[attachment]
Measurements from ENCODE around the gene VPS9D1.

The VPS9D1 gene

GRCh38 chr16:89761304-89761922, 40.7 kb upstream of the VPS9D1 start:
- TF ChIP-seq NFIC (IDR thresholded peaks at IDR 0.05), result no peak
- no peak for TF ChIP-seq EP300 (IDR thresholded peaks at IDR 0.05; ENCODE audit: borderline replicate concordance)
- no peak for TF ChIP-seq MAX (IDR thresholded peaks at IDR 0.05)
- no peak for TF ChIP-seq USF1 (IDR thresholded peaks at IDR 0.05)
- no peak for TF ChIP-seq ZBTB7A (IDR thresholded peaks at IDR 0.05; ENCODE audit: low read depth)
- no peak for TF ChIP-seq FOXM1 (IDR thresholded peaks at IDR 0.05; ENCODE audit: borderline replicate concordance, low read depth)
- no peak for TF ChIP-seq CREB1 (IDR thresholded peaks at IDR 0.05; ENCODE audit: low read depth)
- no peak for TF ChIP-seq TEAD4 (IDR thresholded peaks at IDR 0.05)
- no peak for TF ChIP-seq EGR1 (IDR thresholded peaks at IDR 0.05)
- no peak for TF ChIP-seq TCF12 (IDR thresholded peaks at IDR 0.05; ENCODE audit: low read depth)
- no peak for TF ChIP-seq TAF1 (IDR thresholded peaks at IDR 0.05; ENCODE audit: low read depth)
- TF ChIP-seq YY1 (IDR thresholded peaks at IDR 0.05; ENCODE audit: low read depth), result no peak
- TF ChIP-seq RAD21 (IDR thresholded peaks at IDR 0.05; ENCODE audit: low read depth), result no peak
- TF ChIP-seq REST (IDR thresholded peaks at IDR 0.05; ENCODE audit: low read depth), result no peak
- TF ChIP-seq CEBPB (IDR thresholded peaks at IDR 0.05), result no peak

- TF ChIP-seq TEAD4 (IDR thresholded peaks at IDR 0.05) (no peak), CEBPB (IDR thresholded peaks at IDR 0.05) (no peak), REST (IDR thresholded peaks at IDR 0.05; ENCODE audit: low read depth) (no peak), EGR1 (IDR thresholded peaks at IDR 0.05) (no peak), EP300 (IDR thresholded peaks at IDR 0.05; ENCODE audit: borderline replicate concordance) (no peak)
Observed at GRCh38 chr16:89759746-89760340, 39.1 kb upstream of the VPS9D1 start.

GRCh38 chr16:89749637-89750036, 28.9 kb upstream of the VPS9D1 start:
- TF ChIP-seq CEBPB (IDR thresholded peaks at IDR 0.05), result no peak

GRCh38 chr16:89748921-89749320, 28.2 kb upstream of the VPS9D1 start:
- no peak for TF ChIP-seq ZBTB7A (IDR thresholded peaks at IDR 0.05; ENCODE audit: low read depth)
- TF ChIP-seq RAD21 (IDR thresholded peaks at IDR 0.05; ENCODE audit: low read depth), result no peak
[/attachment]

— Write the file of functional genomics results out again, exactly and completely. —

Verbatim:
Measurements from ENCODE around the gene VPS9D1.

The VPS9D1 gene

GRCh38 chr16:89761304-89761922, 40.7 kb upstream of the VPS9D1 start:
- TF ChIP-seq NFIC (IDR thresholded peaks at IDR 0.05), result no peak
- no peak for TF ChIP-seq EP300 (IDR thresholded peaks at IDR 0.05; ENCODE audit: borderline replicate concordance)
- no peak for TF ChIP-seq MAX (IDR thresholded peaks at IDR 0.05)
- no peak for TF ChIP-seq USF1 (IDR thresholded peaks at IDR 0.05)
- no peak for TF ChIP-seq ZBTB7A (IDR thresholded peaks at IDR 0.05; ENCODE audit: low read depth)
- no peak for TF ChIP-seq FOXM1 (IDR thresholded peaks at IDR 0.05; ENCODE audit: borderline replicate concordance, low read depth)
- no peak for TF ChIP-seq CREB1 (IDR thresholded peaks at IDR 0.05; ENCODE audit: low read depth)
- no peak for TF ChIP-seq TEAD4 (IDR thresholded peaks at IDR 0.05)
- no peak for TF ChIP-seq EGR1 (IDR thresholded peaks at IDR 0.05)
- no peak for TF ChIP-seq TCF12 (IDR thresholded peaks at IDR 0.05; ENCODE audit: low read depth)
- no peak for TF ChIP-seq TAF1 (IDR thresholded peaks at IDR 0.05; ENCODE audit: low read depth)
- TF ChIP-seq YY1 (IDR thresholded peaks at IDR 0.05; ENCODE audit: low read depth), result no peak
- TF ChIP-seq RAD21 (IDR thresholded peaks at IDR 0.05; ENCODE audit: low read depth), result no peak
- TF ChIP-seq REST (IDR thresholded peaks at IDR 0.05; ENCODE audit: low read depth), result no peak
- TF ChIP-seq CEBPB (IDR thresholded peaks at IDR 0.05), result no peak

- TF ChIP-seq TEAD4 (IDR thresholded peaks at IDR 0.05) (no peak), CEBPB (IDR thresholded peaks at IDR 0.05) (no peak), REST (IDR thresholded peaks at IDR 0.05; ENCODE audit: low read depth) (no peak), EGR1 (IDR thresholded peaks at IDR 0.05) (no peak), EP300 (IDR thresholded peaks at IDR 0.05; ENCODE audit: borderline replicate concordance) (no peak)
Observed at GRCh38 chr16:89759746-89760340, 39.1 kb upstream of the VPS9D1 start.

GRCh38 chr16:89749637-89750036, 28.9 kb upstream of the VPS9D1 start:
- TF ChIP-seq CEBPB (IDR thresholded peaks at IDR 0.05), result no peak

GRCh38 chr16:89748921-89749320, 28.2 kb upstream of the VPS9D1 start:
- no peak for TF ChIP-seq ZBTB7A (IDR thresholded peaks at IDR 0.05; ENCODE audit: low read depth)
- TF ChIP-seq RAD21 (IDR thresholded peaks at IDR 0.05; ENCODE audit: low read depth), result no peak